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I am trying to make a GUI in Java, using something along these lines:

public class GUIApp
{
    DrawingPanel dp;
    buttonPanel bp;
    ova = Oval;
 public GUIApp()
    {
        JFrame win = new JFrame("Drawing App");
        dp = new DrawingPanel();
        bp = new buttonPanel(this);

    //Settings for panels and frame

        ova = new Oval(100,100,100,100);

      }
      public void setOval(int c){
        //Change color of oval
      }
  }

Then in my buttonPanel class I have this:

public class ButtonPanel extends JPanel
{

    private JButton btnRed, btnGreen, btnBlue;

    public ButtonPanel(GUIApp d)
    {

        ButtonListener listener = new ButtonListener();
        btnRed = new JButton("Red");
        btnGreen = new JButton("Green");
        btnBlue = new JButton("Blue");

        btnRed.addActionListener(listener);
        btnGreen.addActionListener(listener);
        btnBlue.addActionListener(listener);

        setBackground(Color.lightGray);
        GridLayout grid = new GridLayout(3,1);
        add(btnRed,grid);
        add(btnGreen,grid);
        add(btnBlue,grid);
    }

    private class ButtonListener implements ActionListener{

        public void clickButton(ActionEvent event) {
            Object location = event.getSource();
            if (location == btnRed){
                d.setOval(1);
            }
            else if(location == btnGreen){
                d.setOval(2);
            }
            else if(location == btnBlue){
                d.setOval(3);
        }
        }

}
}

But netbeans gives an error for the inner ButtonListener class, and I don't know why. I also don't know how to correctly call the setOval from within that class to the GUIApp class. What am I doing wrong?

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2  
So we know that you're getting an error... but we don't know what that error is. Always say what the error is - otherwise it's like going to the doctor and saying you don't feel very well, but not saying in what way. Please read tinyurl.com/so-hints –  Jon Skeet Sep 13 '10 at 6:32
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1 Answer

up vote 3 down vote accepted

The problem is that when you implement ActionListener you must define the method actionPerformed(ActionEvent e); you haven't done that in your ButtonListener class. You can't name the method anything that you want (as you've done with clickButton), so you should just rename your clickButton method to actionPerformed (and go ahead and add an @Override annotation too).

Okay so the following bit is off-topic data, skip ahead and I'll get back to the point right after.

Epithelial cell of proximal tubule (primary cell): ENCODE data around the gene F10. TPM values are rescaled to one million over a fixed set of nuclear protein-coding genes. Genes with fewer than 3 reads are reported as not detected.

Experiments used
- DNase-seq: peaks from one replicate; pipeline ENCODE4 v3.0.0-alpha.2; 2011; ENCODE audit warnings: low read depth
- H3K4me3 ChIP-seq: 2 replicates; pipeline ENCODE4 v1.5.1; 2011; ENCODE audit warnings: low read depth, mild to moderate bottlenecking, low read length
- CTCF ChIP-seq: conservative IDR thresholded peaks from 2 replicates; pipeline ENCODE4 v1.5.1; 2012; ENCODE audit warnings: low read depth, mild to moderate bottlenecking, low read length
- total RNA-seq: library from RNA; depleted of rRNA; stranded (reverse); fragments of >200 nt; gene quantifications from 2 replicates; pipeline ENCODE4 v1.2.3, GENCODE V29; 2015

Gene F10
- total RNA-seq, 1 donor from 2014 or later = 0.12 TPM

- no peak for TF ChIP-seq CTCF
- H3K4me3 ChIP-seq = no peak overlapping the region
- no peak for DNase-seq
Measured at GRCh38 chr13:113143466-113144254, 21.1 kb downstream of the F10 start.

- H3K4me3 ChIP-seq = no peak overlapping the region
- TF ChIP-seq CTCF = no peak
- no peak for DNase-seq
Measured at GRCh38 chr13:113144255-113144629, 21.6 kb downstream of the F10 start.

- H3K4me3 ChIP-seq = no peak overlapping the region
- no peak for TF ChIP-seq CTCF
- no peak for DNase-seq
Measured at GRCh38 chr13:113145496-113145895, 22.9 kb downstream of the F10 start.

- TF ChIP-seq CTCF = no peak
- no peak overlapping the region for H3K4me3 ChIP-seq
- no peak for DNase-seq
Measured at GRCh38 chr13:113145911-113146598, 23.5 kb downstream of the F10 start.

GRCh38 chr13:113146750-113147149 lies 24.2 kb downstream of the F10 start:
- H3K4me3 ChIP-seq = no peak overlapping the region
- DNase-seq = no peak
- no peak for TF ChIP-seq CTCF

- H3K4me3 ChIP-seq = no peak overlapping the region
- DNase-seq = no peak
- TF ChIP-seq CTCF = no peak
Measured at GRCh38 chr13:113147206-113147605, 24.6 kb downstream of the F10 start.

Now in order to call d.setOval from within your inner class, d must be in scope when the actionPerformed method is called. There are a couple ways to achieve this: you could make d a member variable of your class, or you could define your ButtonListener as an anonymous class.

For example, if you saved d as a member variable then your code would look like this:

public class ButtonPanel {
 private GUIApp d;

 public ButtonPanel(GUIApp d) {
  this.d = d;
  // The rest of your code here...
 }
}

Or, you could use an anonymous class like this:

public ButtonPanel(GUIApp d) {
 ActionListener listener = new ActionListener(){
  @Override
  public void actionPerformed(ActionEvent event) {
   Object location = event.getSource();
   if (btnRed.equals(location)) {
    d.setOval(1);
   } else if (btnGreen.equals(location)) {
    d.setOval(2);
   } else if (btnBlue.equals(location)) {
    d.setOval(3);
   }
  }
 };
 // The rest of your constructor code here ...
}

Note: Notice how I also changed the use of == to equals() for object equality.

share|improve this answer
    
Also, 'd' doesn't seem to be declared in the listener class –  Guillaume Sep 13 '10 at 6:35
    
Thanks for that, but how do I call d.setOval(c) from within the inner class? –  Jonno_FTW Sep 13 '10 at 6:39
1  
event.getSource() returns the specific instance of a (in this case) JButton used in the code, so btnRed == location would work correctly. –  Bart Kiers Sep 13 '10 at 6:47
1  
@Bart K. Yes, you're right it would work correctly in this case, but in the general case equals is usually preferred. –  Nate W. Sep 13 '10 at 7:21
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